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The Structure of Evolutionary Theory

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The Structure of Evolutionary Theory by Stephen Jay Gould,Steven James Gold,The Alexander Agassiz Professor of Zoology Stephen Jay Gould Book Summary:

Presents a critique of classical Darwinism, covering its core elements, history, and origins, and offers a new structure of evolutionary thought.

The Structure of Evolutionary Theory

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The Structure of Evolutionary Theory by Stephen Jay Gould Book Summary:

The world’s most revered and eloquent interpreter of evolutionary ideas offers here a work of explanatory force unprecedented in our time—a landmark publication, both for its historical sweep and for its scientific vision. With characteristic attention to detail, Stephen Jay Gould first describes the content and discusses the history and origins of the three core commitments of classical Darwinism: that natural selection works on organisms, not genes or species; that it is almost exclusively the mechanism of adaptive evolutionary change; and that these changes are incremental, not drastic. Next, he examines the three critiques that currently challenge this classic Darwinian edifice: that selection operates on multiple levels, from the gene to the group; that evolution proceeds by a variety of mechanisms, not just natural selection; and that causes operating at broader scales, including catastrophes, have figured prominently in the course of evolution. Then, in a stunning tour de force that will likely stimulate discussion and debate for decades, Gould proposes his own system for integrating these classical commitments and contemporary critiques into a new structure of evolutionary thought. In 2001 the Library of Congress named Stephen Jay Gould one of America’s eighty-three Living Legends—people who embody the “quintessentially American ideal of individual creativity, conviction, dedication, and exuberance.” Each of these qualities finds full expression in this peerless work, the likes of which the scientific world has not seen—and may not see again—for well over a century.

The Structure of Evolutionary Theory

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The Structure of Evolutionary Theory by Stephen Jay Gould Book Summary:

The world’s most revered and eloquent interpreter of evolutionary ideas offers here a work of explanatory force unprecedented in our time—a landmark publication, both for its historical sweep and for its scientific vision. With characteristic attention to detail, Stephen Jay Gould first describes the content and discusses the history and origins of the three core commitments of classical Darwinism: that natural selection works on organisms, not genes or species; that it is almost exclusively the mechanism of adaptive evolutionary change; and that these changes are incremental, not drastic. Next, he examines the three critiques that currently challenge this classic Darwinian edifice: that selection operates on multiple levels, from the gene to the group; that evolution proceeds by a variety of mechanisms, not just natural selection; and that causes operating at broader scales, including catastrophes, have figured prominently in the course of evolution. Then, in a stunning tour de force that will likely stimulate discussion and debate for decades, Gould proposes his own system for integrating these classical commitments and contemporary critiques into a new structure of evolutionary thought. In 2001 the Library of Congress named Stephen Jay Gould one of America’s eighty-three Living Legends—people who embody the “quintessentially American ideal of individual creativity, conviction, dedication, and exuberance.” Each of these qualities finds full expression in this peerless work, the likes of which the scientific world has not seen—and may not see again—for well over a century.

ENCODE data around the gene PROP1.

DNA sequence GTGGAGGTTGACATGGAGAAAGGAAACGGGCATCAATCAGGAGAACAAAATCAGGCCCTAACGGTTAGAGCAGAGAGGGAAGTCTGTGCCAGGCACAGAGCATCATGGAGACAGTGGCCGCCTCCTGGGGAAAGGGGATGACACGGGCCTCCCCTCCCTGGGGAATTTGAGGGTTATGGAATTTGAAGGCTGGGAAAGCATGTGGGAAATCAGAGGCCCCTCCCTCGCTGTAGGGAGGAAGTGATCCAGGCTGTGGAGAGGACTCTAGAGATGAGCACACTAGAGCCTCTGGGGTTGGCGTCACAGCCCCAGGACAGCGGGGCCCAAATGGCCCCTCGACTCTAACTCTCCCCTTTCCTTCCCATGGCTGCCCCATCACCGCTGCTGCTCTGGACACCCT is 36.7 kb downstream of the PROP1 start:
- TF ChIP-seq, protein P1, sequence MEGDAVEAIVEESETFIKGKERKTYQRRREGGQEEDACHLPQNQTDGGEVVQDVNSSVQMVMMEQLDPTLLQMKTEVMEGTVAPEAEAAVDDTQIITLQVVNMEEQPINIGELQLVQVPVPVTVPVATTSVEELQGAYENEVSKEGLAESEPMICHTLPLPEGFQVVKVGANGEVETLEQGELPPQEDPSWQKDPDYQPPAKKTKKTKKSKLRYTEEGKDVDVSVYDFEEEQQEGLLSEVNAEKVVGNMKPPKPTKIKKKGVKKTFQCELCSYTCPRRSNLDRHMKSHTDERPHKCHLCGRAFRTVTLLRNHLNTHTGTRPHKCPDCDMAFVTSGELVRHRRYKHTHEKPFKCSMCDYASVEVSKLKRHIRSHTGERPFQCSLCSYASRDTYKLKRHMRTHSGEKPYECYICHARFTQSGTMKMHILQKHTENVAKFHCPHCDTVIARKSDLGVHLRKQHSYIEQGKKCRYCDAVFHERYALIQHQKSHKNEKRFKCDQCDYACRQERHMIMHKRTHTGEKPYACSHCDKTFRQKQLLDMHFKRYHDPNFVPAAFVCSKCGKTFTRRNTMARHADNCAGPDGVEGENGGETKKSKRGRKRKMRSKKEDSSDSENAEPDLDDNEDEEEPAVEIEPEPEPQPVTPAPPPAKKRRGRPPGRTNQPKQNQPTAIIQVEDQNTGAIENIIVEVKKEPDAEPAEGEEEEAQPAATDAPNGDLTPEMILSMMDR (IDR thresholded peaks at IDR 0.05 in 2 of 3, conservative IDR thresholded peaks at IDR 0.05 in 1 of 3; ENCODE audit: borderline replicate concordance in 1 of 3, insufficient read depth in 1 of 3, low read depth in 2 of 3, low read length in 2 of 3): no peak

The Structure and Confirmation of Evolutionary Theory

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The Structure and Confirmation of Evolutionary Theory by Elisabeth Anne Lloyd Book Summary:

Traditionally a scientific theory is viewed as based on universal laws of nature that serve as axioms for logical deduction. In analyzing the logical structure of evolutionary biology, Elisabeth Lloyd argues that the semantic account is more appropriate and powerful. This book will be of interest to biologists and philosophers alike.

I Have Landed

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I Have Landed by Stephen Jay Gould Book Summary:

As always in his popular writing, Gould conveys the ideas that science professionals exchange among themselves, minus only the technical jargon. In the title essay, he details his grandfather's journey from Hungary to America, and in a moving epilogue that has been hailed as a powerful testament, Gould writes about September 11.